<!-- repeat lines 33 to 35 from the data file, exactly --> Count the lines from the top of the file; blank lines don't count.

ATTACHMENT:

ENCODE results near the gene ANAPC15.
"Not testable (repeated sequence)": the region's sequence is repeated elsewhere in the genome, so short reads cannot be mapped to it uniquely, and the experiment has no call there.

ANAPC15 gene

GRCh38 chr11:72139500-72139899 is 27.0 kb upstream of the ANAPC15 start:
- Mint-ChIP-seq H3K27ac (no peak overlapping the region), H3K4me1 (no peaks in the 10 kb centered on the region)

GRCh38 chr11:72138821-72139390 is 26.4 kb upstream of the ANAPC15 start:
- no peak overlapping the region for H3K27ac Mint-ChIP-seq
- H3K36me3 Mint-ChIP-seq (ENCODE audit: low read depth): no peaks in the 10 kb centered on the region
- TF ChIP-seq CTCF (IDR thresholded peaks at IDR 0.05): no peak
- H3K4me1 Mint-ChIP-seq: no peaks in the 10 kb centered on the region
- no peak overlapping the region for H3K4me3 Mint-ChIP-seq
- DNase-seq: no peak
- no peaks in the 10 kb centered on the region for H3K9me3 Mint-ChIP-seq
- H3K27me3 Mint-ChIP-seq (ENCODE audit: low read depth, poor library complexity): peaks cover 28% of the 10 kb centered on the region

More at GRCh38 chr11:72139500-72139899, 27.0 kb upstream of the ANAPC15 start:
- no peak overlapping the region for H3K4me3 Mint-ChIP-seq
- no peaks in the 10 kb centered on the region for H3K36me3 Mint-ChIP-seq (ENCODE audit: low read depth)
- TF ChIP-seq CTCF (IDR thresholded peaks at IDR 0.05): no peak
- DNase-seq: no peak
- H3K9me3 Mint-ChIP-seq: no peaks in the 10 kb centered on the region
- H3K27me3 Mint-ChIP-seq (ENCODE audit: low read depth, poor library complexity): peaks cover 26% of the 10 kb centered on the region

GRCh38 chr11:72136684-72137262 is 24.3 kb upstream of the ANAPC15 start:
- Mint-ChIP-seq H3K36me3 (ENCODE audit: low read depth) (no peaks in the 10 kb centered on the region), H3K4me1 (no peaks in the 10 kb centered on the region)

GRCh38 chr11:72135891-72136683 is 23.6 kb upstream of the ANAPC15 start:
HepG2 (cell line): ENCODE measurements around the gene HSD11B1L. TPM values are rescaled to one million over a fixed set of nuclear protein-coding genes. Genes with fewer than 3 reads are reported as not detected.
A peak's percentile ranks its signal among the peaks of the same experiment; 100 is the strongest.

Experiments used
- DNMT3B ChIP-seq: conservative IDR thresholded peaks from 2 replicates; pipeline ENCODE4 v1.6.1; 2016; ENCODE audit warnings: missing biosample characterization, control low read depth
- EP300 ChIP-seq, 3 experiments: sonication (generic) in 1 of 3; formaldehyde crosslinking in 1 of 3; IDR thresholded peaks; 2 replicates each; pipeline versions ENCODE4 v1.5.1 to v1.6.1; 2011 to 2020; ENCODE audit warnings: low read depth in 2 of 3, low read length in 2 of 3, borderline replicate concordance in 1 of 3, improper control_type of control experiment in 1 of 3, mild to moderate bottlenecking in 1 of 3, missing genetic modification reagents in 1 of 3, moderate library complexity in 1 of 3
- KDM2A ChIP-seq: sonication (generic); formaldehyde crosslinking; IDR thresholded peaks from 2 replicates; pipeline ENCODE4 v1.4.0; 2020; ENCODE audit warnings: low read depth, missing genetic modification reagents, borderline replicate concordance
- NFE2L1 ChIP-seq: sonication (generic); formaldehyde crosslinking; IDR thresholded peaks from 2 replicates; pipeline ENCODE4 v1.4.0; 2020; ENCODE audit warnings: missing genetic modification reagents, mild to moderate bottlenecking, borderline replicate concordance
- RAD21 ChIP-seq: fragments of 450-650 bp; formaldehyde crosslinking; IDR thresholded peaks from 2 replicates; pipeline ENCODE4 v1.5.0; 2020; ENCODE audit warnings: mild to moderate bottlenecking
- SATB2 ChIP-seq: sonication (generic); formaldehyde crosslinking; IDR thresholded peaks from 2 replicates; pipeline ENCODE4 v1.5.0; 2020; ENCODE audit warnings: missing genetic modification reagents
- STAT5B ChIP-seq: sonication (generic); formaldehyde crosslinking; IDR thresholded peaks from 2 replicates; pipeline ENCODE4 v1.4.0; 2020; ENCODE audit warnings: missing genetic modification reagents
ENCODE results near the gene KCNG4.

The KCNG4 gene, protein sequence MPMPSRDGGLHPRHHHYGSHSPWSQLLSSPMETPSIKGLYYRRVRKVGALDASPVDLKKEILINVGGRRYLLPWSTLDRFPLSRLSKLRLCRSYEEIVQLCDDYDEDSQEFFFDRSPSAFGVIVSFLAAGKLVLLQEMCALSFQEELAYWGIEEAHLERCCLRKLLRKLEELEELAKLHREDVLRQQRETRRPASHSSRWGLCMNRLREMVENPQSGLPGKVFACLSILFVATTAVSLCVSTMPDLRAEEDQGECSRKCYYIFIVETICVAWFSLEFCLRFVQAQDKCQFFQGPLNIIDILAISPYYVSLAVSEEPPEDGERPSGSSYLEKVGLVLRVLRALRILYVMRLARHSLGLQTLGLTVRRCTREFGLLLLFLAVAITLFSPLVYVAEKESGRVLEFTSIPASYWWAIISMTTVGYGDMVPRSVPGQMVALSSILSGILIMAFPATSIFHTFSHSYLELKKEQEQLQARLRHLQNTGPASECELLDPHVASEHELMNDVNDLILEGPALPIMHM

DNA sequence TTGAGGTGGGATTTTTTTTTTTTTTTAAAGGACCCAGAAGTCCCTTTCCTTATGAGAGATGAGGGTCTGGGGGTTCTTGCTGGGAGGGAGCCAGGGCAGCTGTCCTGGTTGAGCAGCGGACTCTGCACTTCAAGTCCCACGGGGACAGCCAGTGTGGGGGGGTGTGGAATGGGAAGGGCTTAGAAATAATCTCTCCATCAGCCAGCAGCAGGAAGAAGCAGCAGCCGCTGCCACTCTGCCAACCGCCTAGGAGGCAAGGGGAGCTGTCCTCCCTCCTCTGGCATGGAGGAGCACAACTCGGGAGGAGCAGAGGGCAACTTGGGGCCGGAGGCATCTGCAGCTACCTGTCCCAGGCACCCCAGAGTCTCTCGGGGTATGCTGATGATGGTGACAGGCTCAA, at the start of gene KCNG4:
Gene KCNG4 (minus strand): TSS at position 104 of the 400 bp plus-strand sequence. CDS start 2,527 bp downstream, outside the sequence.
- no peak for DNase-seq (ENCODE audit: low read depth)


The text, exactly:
- SATB2 ChIP-seq: sonication (generic); formaldehyde crosslinking; IDR thresholded peaks from 2 replicates; pipeline ENCODE4 v1.5.0; 2020; ENCODE audit warnings: missing genetic modification reagents
- STAT5B ChIP-seq: sonication (generic); formaldehyde crosslinking; IDR thresholded peaks from 2 replicates; pipeline ENCODE4 v1.4.0; 2020; ENCODE audit warnings: missing genetic modification reagents
ENCODE results near the gene KCNG4.